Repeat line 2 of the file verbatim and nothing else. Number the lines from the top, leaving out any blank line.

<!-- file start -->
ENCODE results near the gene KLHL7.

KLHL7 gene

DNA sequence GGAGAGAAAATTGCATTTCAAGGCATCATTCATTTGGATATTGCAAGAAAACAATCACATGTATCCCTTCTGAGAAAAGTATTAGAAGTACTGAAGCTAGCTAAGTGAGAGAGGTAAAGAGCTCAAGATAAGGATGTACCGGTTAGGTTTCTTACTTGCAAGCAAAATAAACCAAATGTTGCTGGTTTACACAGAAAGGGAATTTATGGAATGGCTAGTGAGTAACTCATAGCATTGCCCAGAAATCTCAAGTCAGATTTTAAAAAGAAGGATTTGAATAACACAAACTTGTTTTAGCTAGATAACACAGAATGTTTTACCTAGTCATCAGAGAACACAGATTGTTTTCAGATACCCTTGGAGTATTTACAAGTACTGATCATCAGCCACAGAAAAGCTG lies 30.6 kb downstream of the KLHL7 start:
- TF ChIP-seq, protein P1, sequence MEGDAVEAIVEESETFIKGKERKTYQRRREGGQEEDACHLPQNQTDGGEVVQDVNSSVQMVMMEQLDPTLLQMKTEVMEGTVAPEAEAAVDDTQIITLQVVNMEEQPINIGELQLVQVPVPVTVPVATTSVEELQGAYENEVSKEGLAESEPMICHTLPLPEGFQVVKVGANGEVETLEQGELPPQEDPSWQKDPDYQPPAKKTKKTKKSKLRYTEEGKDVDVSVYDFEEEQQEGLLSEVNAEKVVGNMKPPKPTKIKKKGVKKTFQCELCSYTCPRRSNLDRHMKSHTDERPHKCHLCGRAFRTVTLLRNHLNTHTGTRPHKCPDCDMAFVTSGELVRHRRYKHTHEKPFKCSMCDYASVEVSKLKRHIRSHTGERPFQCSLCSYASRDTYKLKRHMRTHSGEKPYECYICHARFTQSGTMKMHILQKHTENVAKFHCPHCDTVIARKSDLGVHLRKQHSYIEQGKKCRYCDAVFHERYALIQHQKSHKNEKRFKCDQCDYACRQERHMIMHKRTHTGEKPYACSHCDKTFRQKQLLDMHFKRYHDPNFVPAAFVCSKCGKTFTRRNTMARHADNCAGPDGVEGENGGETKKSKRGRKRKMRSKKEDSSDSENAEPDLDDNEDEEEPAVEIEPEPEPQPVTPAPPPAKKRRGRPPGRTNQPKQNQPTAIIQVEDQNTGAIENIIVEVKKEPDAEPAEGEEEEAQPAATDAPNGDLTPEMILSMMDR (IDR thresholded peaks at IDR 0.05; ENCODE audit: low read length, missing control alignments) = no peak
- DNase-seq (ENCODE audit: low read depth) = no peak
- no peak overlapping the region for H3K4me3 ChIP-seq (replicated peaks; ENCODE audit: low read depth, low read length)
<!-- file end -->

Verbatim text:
KLHL7 gene